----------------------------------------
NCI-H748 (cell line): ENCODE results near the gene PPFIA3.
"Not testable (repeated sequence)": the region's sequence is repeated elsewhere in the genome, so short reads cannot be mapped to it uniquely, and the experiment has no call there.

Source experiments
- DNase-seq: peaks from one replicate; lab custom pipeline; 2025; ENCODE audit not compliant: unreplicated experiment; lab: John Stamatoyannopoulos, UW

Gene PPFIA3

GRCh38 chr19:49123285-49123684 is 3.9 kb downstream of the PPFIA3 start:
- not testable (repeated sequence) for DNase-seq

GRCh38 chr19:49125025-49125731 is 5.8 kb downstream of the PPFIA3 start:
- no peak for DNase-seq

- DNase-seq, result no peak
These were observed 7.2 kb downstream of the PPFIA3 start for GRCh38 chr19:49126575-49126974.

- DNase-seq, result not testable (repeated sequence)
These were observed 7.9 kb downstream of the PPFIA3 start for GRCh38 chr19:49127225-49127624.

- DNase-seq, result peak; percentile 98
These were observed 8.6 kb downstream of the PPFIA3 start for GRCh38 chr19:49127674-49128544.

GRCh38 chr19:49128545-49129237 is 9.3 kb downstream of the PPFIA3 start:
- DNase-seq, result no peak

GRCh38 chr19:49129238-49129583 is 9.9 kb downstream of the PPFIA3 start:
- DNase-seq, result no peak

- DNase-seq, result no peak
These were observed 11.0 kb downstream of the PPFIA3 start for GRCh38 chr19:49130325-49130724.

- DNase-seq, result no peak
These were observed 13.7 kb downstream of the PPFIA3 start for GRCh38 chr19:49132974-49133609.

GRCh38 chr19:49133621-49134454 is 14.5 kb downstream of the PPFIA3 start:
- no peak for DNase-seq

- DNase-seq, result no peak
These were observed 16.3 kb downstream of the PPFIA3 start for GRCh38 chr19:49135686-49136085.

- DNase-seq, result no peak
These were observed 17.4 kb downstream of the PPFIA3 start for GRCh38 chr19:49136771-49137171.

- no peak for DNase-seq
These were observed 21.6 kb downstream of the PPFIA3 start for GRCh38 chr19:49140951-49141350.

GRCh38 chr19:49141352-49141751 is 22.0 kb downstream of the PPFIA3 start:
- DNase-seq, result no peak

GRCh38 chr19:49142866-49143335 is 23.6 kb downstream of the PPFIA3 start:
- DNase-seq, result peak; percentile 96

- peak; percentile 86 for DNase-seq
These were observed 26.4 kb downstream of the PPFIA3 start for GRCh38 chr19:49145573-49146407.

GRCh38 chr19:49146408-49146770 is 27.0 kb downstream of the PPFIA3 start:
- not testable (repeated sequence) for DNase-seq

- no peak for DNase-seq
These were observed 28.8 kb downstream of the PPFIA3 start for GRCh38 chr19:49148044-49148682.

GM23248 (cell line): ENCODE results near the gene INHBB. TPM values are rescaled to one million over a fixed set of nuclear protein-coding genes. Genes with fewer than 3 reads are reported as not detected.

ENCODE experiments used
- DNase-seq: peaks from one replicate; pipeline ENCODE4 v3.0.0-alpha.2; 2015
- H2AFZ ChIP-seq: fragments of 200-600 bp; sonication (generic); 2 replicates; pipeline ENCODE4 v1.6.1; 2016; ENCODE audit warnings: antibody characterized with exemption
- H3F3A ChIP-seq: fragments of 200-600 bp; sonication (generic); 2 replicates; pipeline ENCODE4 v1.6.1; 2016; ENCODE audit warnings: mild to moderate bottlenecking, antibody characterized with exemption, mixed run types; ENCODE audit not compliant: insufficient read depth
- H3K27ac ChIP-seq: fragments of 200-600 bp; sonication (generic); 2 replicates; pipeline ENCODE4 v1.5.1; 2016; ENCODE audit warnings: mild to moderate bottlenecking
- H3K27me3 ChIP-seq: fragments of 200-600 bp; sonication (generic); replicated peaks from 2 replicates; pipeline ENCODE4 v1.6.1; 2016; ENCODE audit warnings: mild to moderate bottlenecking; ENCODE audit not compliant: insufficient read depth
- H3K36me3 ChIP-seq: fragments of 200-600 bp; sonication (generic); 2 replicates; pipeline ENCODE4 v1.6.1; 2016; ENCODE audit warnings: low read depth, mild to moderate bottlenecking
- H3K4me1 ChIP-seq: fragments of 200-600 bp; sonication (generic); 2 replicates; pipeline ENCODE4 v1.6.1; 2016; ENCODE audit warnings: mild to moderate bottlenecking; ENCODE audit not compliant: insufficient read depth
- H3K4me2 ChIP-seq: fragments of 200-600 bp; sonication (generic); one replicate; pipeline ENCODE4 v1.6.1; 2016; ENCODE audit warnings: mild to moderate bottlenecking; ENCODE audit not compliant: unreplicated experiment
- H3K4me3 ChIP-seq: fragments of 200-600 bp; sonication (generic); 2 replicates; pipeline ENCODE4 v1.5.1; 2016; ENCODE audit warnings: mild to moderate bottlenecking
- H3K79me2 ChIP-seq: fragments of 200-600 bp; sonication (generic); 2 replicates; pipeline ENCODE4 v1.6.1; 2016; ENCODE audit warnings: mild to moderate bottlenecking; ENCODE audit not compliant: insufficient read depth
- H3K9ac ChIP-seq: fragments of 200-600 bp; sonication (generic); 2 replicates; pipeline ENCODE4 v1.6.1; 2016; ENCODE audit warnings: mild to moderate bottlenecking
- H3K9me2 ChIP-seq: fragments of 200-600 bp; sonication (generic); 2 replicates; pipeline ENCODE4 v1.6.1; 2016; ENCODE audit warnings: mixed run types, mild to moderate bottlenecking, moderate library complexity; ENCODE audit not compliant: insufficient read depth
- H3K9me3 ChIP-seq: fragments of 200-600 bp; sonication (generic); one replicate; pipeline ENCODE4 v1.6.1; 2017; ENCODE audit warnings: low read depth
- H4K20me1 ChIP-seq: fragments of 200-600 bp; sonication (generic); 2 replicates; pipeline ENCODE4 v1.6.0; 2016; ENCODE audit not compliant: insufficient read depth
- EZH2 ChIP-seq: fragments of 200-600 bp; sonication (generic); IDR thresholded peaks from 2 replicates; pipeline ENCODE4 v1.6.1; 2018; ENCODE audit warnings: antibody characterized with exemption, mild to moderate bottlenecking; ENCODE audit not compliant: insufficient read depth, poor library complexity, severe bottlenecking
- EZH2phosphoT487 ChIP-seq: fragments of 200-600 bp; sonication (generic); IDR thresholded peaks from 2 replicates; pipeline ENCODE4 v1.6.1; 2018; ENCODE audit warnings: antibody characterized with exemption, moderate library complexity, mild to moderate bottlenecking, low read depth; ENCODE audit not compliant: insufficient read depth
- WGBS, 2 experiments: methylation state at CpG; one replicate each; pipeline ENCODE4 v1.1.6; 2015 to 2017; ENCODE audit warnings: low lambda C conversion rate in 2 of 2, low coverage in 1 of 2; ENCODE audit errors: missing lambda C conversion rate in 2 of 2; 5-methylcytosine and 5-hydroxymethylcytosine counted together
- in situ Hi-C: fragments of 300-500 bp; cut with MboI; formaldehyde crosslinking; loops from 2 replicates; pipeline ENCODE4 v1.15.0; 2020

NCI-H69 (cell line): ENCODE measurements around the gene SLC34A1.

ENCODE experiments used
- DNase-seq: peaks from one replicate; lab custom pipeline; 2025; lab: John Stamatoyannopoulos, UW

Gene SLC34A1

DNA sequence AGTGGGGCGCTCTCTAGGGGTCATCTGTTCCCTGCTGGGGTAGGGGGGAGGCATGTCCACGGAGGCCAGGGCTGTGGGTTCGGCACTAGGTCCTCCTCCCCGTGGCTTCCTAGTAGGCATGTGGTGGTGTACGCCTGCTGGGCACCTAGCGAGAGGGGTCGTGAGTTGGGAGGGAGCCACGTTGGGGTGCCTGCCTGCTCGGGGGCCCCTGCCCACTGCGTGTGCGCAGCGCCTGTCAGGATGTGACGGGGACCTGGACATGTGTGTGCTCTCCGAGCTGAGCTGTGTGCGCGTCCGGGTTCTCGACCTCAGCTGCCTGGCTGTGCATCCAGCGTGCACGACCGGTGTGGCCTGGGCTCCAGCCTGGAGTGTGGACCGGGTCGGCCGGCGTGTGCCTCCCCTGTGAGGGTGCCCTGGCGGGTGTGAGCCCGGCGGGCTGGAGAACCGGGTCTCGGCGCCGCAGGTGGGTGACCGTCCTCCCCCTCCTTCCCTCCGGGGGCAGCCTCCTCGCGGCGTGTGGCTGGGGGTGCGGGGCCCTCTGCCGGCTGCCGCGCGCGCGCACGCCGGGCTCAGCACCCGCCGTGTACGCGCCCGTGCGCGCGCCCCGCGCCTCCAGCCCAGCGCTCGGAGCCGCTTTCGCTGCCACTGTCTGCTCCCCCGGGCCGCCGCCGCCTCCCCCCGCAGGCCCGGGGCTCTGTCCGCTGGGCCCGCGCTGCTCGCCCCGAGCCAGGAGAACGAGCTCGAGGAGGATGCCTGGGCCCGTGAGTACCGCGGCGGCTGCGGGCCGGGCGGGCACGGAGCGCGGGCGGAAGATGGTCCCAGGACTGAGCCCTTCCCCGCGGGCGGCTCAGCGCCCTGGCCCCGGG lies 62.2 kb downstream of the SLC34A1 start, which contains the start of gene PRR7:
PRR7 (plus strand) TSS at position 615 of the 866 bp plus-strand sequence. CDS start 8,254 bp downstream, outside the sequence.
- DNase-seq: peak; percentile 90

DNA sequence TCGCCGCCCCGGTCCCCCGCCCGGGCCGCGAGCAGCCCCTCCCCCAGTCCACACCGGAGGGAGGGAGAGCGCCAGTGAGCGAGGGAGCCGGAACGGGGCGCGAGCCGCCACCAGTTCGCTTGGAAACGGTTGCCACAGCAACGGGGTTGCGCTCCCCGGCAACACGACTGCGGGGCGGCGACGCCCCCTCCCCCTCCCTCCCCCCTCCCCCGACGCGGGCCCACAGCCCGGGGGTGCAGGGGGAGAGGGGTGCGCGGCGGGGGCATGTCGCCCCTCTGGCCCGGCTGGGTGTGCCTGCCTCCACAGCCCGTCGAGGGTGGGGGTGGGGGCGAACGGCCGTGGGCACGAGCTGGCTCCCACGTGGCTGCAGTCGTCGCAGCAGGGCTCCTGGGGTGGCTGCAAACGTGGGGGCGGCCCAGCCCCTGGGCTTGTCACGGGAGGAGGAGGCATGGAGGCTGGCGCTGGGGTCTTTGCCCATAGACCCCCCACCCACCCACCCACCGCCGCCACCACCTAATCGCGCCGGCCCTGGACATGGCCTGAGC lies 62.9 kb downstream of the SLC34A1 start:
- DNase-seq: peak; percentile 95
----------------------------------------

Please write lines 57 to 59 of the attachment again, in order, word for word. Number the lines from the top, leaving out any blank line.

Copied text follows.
- H4K20me1 ChIP-seq: fragments of 200-600 bp; sonication (generic); 2 replicates; pipeline ENCODE4 v1.6.0; 2016; ENCODE audit not compliant: insufficient read depth
- EZH2 ChIP-seq: fragments of 200-600 bp; sonication (generic); IDR thresholded peaks from 2 replicates; pipeline ENCODE4 v1.6.1; 2018; ENCODE audit warnings: antibody characterized with exemption, mild to moderate bottlenecking; ENCODE audit not compliant: insufficient read depth, poor library complexity, severe bottlenecking
- EZH2phosphoT487 ChIP-seq: fragments of 200-600 bp; sonication (generic); IDR thresholded peaks from 2 replicates; pipeline ENCODE4 v1.6.1; 2018; ENCODE audit warnings: antibody characterized with exemption, moderate library complexity, mild to moderate bottlenecking, low read depth; ENCODE audit not compliant: insufficient read depth